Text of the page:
ira koers & roelof mulder weave mobile working islands with greenery in amsterdam university

ira koers & roelof mulder weave mobile working islands with greenery in amsterdam university

ira koers & roelof mulder landscape maagdenhuis

 

Ten years after Roelof Mulder and Ira Koers designed the canteen in the 18th-century Maagdenhuis, the duo was invited back by the University of Amsterdam to revitalize its central workspace and conference rooms. Drawing on the space’s transformations throughout history, in the vast central hall the architects devised a mobile, modular landscape engulfed in nature which can flexibly accommodate for various uses.

 

The hall comprises 12 mobile islands made of bamboo, which propped up on wheels, can be easily transported around. From a tranquil co-working space, to an open gathering area, to an events hall, the modules can create many uses for the university staff, students, and visitors.

ira koers & roelof mulder weave mobile working islands with greenery in amsterdam university
Maagdenhuis workstations in University of Amsterdam | all images by MWA Hart Nibbrig

 

 

bamboo islands transform from workspace to events hall

 

Roelof Mulder and Ira Koers’ design for the university’s workspaces draws on the monumental Maagdenhuis’ storied history. The structure was built as Catholic orphanage in 1780, and in the 1960s it was converted into a bank that roofed over the original courtyard to form an atrium. Within, long rows of desks were set up alongside an office garden filled with Monstera houseplants, sofas, and chandeliers. Today, the Maagdenhuis is the administrative centre of the University of Amsterdam and its glass-roofed hall hosts regular receptions and events.Recalling its history, the architects decided to turn the hall’s passageway into an indoor garden integrated with consultation and work areas nestled in greenery.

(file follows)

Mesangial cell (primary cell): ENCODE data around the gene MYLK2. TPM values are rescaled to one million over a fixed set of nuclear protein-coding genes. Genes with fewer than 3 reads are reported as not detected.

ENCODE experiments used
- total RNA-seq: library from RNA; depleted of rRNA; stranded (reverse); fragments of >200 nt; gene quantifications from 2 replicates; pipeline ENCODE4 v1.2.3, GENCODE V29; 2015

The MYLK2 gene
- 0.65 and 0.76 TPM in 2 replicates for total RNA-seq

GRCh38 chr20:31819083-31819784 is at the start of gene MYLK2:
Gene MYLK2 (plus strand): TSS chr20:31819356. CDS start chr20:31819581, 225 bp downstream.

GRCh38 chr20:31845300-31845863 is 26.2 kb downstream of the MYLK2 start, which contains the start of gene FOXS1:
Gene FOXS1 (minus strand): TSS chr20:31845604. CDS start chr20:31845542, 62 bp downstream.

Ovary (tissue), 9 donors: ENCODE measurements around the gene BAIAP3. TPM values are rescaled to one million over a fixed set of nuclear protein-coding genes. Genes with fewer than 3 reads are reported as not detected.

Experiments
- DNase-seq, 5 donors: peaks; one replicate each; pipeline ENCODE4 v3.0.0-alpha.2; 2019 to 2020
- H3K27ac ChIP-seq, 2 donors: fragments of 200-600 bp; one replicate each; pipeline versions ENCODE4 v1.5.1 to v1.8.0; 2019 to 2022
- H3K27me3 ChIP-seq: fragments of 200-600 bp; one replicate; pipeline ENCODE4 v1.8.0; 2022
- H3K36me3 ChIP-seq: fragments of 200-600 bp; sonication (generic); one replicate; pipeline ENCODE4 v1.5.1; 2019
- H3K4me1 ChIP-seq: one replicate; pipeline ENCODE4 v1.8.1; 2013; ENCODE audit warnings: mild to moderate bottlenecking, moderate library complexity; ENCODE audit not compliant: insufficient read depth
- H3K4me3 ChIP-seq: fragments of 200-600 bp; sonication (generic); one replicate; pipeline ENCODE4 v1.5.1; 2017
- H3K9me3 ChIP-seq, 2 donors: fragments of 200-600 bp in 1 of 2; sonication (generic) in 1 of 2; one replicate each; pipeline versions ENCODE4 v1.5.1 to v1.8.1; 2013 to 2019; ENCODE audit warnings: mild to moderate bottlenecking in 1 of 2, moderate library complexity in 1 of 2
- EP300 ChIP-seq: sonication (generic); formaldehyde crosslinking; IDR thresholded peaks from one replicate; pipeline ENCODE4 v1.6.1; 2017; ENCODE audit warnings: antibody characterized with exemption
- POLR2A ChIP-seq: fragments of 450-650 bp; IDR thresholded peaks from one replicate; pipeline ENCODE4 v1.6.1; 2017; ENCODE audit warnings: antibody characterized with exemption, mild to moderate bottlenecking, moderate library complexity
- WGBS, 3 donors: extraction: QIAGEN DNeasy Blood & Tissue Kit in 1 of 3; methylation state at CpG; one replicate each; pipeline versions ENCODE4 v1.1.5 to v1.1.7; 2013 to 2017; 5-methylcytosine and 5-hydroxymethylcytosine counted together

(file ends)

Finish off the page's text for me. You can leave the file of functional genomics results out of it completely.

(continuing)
ira koers & roelof mulder weave mobile working islands with greenery in amsterdam university
an indoor garden with work areas amid

 

 

To also accommodate for the variety of events held in the hall, the landscape has been designed to be easily flexible, comprising of twelve movable islands made of durable bamboo. Set on wheels and wrapped with bamboo bumpers for safe movability, the islands can easily be shifted around and parked between the existing columns and under the arches in the circulation area. This creates two types of layouts in the hall: an empty floor for events recalling an agora or gathering place, and a landscape with various sitting and work areas.

 

Further recalling the hall’s 1960s layout, tall greenery envelopes the workspaces and provides a sense of privacy in the open hall, screening the view from the walkway on the first floor. In the conference rooms, Mulder and Koers have replaced the frosted-glass facades with clear glass that offers views over the green hall. The former net curtains along the facades iconic windows have also been removed, opening the Dutch monument to the city.

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modular work islands with integrated seating

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intimate spaces to work and gather amid greenery

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the design concept recalls the Maagdenhuis’ layout as a bank in the 1900s

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